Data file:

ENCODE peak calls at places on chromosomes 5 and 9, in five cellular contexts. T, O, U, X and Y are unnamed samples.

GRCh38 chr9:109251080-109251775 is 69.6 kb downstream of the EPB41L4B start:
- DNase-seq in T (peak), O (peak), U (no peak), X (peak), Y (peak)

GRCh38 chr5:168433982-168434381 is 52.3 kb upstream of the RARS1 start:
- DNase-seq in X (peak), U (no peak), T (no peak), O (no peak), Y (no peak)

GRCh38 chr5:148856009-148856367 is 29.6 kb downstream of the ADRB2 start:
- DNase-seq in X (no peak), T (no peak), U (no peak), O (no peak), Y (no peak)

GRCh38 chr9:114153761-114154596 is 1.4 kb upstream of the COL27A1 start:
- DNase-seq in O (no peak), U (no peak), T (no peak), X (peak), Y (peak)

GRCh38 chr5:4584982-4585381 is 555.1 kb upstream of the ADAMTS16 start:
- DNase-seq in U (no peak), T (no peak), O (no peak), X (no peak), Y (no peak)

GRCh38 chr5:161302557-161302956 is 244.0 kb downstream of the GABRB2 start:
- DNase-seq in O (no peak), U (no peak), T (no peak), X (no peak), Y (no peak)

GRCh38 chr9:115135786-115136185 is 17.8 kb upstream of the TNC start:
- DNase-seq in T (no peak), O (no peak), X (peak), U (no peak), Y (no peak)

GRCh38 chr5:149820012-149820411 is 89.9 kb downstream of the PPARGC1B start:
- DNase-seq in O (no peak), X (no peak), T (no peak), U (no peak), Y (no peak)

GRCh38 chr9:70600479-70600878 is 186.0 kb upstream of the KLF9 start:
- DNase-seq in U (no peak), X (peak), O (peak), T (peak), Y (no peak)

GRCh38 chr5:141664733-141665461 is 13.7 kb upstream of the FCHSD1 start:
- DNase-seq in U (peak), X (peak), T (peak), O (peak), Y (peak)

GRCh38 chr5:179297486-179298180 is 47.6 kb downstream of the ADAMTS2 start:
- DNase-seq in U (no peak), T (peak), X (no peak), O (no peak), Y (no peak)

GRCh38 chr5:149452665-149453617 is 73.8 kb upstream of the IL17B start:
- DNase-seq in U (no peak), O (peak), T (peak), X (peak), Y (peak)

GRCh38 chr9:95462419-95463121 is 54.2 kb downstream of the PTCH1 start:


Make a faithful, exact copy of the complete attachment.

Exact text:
ENCODE peak calls at places on chromosomes 5 and 9, in five cellular contexts. T, O, U, X and Y are unnamed samples.

GRCh38 chr9:109251080-109251775 is 69.6 kb downstream of the EPB41L4B start:
- DNase-seq in T (peak), O (peak), U (no peak), X (peak), Y (peak)

GRCh38 chr5:168433982-168434381 is 52.3 kb upstream of the RARS1 start:
- DNase-seq in X (peak), U (no peak), T (no peak), O (no peak), Y (no peak)

GRCh38 chr5:148856009-148856367 is 29.6 kb downstream of the ADRB2 start:
- DNase-seq in X (no peak), T (no peak), U (no peak), O (no peak), Y (no peak)

GRCh38 chr9:114153761-114154596 is 1.4 kb upstream of the COL27A1 start:
- DNase-seq in O (no peak), U (no peak), T (no peak), X (peak), Y (peak)

GRCh38 chr5:4584982-4585381 is 555.1 kb upstream of the ADAMTS16 start:
- DNase-seq in U (no peak), T (no peak), O (no peak), X (no peak), Y (no peak)

GRCh38 chr5:161302557-161302956 is 244.0 kb downstream of the GABRB2 start:
- DNase-seq in O (no peak), U (no peak), T (no peak), X (no peak), Y (no peak)

GRCh38 chr9:115135786-115136185 is 17.8 kb upstream of the TNC start:
- DNase-seq in T (no peak), O (no peak), X (peak), U (no peak), Y (no peak)

GRCh38 chr5:149820012-149820411 is 89.9 kb downstream of the PPARGC1B start:
- DNase-seq in O (no peak), X (no peak), T (no peak), U (no peak), Y (no peak)

GRCh38 chr9:70600479-70600878 is 186.0 kb upstream of the KLF9 start:
- DNase-seq in U (no peak), X (peak), O (peak), T (peak), Y (no peak)

GRCh38 chr5:141664733-141665461 is 13.7 kb upstream of the FCHSD1 start:
- DNase-seq in U (peak), X (peak), T (peak), O (peak), Y (peak)

GRCh38 chr5:179297486-179298180 is 47.6 kb downstream of the ADAMTS2 start:
- DNase-seq in U (no peak), T (peak), X (no peak), O (no peak), Y (no peak)

GRCh38 chr5:149452665-149453617 is 73.8 kb upstream of the IL17B start:
- DNase-seq in U (no peak), O (peak), T (peak), X (peak), Y (peak)

GRCh38 chr9:95462419-95463121 is 54.2 kb downstream of the PTCH1 start: